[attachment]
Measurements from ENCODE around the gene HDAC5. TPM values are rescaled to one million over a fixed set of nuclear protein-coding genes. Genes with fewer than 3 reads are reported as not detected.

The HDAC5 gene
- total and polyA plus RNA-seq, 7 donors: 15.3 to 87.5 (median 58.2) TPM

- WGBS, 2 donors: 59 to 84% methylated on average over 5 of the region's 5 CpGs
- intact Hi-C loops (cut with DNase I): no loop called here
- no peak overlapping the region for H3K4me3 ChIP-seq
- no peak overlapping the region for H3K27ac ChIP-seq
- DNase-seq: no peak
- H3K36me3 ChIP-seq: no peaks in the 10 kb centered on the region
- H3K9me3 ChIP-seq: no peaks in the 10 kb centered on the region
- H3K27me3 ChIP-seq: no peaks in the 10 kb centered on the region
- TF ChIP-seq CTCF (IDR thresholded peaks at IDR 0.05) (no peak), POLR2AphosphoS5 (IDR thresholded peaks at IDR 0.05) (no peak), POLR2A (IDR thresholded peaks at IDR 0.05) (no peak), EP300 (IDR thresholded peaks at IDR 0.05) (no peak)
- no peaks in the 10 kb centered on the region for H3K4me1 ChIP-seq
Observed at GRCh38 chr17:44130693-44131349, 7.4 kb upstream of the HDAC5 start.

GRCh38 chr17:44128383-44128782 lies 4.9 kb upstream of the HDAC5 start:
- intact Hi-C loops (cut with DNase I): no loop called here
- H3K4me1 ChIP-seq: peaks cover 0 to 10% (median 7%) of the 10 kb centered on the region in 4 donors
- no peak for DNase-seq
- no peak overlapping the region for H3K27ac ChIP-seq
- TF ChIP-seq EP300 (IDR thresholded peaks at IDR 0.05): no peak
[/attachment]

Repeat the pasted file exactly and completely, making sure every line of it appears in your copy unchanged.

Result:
Measurements from ENCODE around the gene HDAC5. TPM values are rescaled to one million over a fixed set of nuclear protein-coding genes. Genes with fewer than 3 reads are reported as not detected.

The HDAC5 gene
- total and polyA plus RNA-seq, 7 donors: 15.3 to 87.5 (median 58.2) TPM

- WGBS, 2 donors: 59 to 84% methylated on average over 5 of the region's 5 CpGs
- intact Hi-C loops (cut with DNase I): no loop called here
- no peak overlapping the region for H3K4me3 ChIP-seq
- no peak overlapping the region for H3K27ac ChIP-seq
- DNase-seq: no peak
- H3K36me3 ChIP-seq: no peaks in the 10 kb centered on the region
- H3K9me3 ChIP-seq: no peaks in the 10 kb centered on the region
- H3K27me3 ChIP-seq: no peaks in the 10 kb centered on the region
- TF ChIP-seq CTCF (IDR thresholded peaks at IDR 0.05) (no peak), POLR2AphosphoS5 (IDR thresholded peaks at IDR 0.05) (no peak), POLR2A (IDR thresholded peaks at IDR 0.05) (no peak), EP300 (IDR thresholded peaks at IDR 0.05) (no peak)
- no peaks in the 10 kb centered on the region for H3K4me1 ChIP-seq
Observed at GRCh38 chr17:44130693-44131349, 7.4 kb upstream of the HDAC5 start.

GRCh38 chr17:44128383-44128782 lies 4.9 kb upstream of the HDAC5 start:
- intact Hi-C loops (cut with DNase I): no loop called here
- H3K4me1 ChIP-seq: peaks cover 0 to 10% (median 7%) of the 10 kb centered on the region in 4 donors
- no peak for DNase-seq
- no peak overlapping the region for H3K27ac ChIP-seq
- TF ChIP-seq EP300 (IDR thresholded peaks at IDR 0.05): no peak